Aye**//**Stephen
Hearing that from an expert in naval matters is frightening! *So far I believed that, no matter what course, a total loss like the ferry ESTONIA (Baltic Sea between Estonia nad Sweden) brought a big improvement in passenger ship safety! *I am not en expert but imagining one of these huge highrise bulidings in heavy seas... where does the moment of uprightening end? 35°? *I better stop imagining things at this point.

Uwe

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Old 10-06-2010, 10:13 AM   #11
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Quote:
Originally Posted by Aquaria View Post

Hearing that from an expert in naval matters is frightening! So far I believed that, no matter what course, a total loss like the ferry ESTONIA (Baltic Sea between Estonia nad Sweden) brought a big improvement in passenger ship safety! I am not en expert but imagining one of these huge highrise bulidings in heavy seas... where does the moment of uprightening end? 35°? I better stop imagining things at this point.

Uwe

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Well, we have better understanding of stability and stress issues than 30 years ago, and we do have better rules and regulations. But if you look at those highrise buildings, you will find that they wear a panamian flag. Hopefully it is "just" tax evasion, but who knows...

Remember that "canadian" school ship sinking not so long ago, carrying canadian, US and EU kids, operated by a canadian company, but sailing under panamian flag? I still don't know whether it was built to canadian standards. From the few information available it is suspicious whether rules regarding damaged stability were observed.
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Old 10-06-2010, 01:20 PM   #12
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Quote:
Originally Posted by magwas View Post

Remember that "canadian" school ship sinking not so long ago, carrying canadian, US and EU kids, operated by a canadian company, but sailing under panamian flag? I still don't know whether it was built to canadian standards. From the few information available it is suspicious whether rules regarding damaged stability were observed.
Please provide a link to the facts, regarding the above post. Was there an official enquiry finding and/or a coroner's inquest?
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Old 10-06-2010, 03:42 PM   #13
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this one?

http://news.xinhuanet.com/english2010/world/2010-02/20/c_13180727.htm

Also, see this blog about it concordia inquiry blog

If it was the Concordia, its flag state was Barbados. That confuses me, since the same article - Canada TSB investigates claims that the boat was Canadian-owned and operated. So how come a Barbadian flag?
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Old 10-06-2010, 03:43 PM   #14
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The TSB of Canada has not yet released their finding to the public or on their website. The Maritime Board of Barbados has not released their report either and they where the country of Registry for the SV Concordia. The Vessel had passed An inspection by the Canadian government to operate as a floating classroom. No coroners inquest is currently in the pipeline according to TSB as this is a no fault investigation on their part. All information was gather via the TSB and Canadian Google. The MB of Barbados does not electronically link their reports to the Internet for reasons unknown to me (since the TSB, USDOT, and MCA do). That is current information as I have was able to find.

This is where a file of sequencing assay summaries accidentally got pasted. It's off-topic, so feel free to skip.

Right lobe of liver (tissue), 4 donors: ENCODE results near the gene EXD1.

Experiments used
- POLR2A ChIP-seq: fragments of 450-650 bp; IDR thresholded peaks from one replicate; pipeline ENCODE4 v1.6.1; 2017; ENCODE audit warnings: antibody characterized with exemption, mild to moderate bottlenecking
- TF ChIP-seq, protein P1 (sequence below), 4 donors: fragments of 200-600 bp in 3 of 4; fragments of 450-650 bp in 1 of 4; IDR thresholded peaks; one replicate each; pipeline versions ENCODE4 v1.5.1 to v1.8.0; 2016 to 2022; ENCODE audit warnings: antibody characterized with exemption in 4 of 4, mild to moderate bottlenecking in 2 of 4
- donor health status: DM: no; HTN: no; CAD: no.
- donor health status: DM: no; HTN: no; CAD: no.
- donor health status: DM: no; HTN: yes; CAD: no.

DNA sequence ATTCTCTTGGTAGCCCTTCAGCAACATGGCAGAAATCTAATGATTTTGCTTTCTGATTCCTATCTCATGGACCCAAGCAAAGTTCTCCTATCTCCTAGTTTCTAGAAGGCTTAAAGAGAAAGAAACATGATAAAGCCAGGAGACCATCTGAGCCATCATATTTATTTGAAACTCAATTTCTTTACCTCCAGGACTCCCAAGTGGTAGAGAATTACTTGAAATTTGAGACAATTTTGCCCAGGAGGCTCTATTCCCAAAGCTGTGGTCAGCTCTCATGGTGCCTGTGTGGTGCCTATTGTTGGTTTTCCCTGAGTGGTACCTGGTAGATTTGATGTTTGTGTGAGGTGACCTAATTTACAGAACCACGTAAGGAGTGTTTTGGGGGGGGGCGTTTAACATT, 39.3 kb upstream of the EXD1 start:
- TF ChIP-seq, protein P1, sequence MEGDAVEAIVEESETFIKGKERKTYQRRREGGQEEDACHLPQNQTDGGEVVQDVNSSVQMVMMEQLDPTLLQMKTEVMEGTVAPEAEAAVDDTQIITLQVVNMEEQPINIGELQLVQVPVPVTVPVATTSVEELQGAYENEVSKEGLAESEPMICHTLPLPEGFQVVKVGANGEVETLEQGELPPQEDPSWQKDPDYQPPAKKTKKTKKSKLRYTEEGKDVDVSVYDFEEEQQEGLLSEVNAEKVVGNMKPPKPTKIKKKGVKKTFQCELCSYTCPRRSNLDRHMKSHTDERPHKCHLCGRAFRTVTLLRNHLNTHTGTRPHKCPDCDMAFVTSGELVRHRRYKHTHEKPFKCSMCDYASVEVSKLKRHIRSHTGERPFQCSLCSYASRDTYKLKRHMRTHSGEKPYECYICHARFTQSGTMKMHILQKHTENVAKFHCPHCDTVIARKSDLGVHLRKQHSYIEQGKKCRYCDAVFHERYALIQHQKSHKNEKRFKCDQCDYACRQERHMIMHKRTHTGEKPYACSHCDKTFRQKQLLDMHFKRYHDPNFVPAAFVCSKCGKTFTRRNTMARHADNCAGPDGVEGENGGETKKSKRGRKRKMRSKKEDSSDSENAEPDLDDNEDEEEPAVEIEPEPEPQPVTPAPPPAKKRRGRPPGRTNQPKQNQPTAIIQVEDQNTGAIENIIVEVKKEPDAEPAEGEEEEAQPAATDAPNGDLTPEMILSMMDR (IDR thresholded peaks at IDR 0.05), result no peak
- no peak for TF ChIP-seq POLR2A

Michael
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Old 10-09-2010, 08:27 AM   #15
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Quote:
Originally Posted by Aquaria View Post

where does the moment of uprightening end? 35°?

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Uwe,

I would have got back to you sooner on this issue but I have just spent a bit more than a week in the UK going through yet another Safety at Sea and fire-fighting course. I have to renew my certificates every five years (SCTW requirement).

To your question, assuming a vessel, initially in a stable condition, is heeled by an external influence (waves) she will, just like a yacht, generate a righting lever. This is known as GZ. From the GZ curves for differing angles of heel and displacement,you will see that the ESTONIA would not reach the point of vanishing stability before she was heeled 55 - 65 degrees. Lack if initial stability was not a problem for the ESTONIA. In fact, from the curves, one can see that ESTONIA's maximum GZ was in the region of 1.1m. The righting force would then be 1.1 X Δ where delta = displacement. As her displacement was 11,000 tonnes in this instance the righting lever is an enrmous 12,100 tonne-metres.

The IMO Panel of Experts accepted the findings of the Estonia Commission, i.e. the ESTONIA sinking was a result of the visor locks failing and that the subsequent water ingress caused a loss of stability resulting in the ship becoming unstable and sinking. Why does water ingress cause a lack of stability? Well, it is the free-surface effect of water. This you can easily test yourself. Take a round tray with a high edge (the type used in pubs) and place a tumbler of water on the tray. You can now support the tray from underneath with only one hand. Balancing it is not difficult. Now, lift the glass off and pour the water onto the tray and see what is does for the balancing act!

Certainly, the loss of the ESTONIA and her 852 passengers and crew in 1994 resulted in a host of new and amended rules and regulations regarding passenger ship safety but the fundamental fact remains that ferries have one or more continuous car decks. This space, if flooded, will result in a loss of buoyancy but will, in all probability, before sufficient buoyancy is lost to sink the vessel cause such a loss of stability that the vessel will capsize.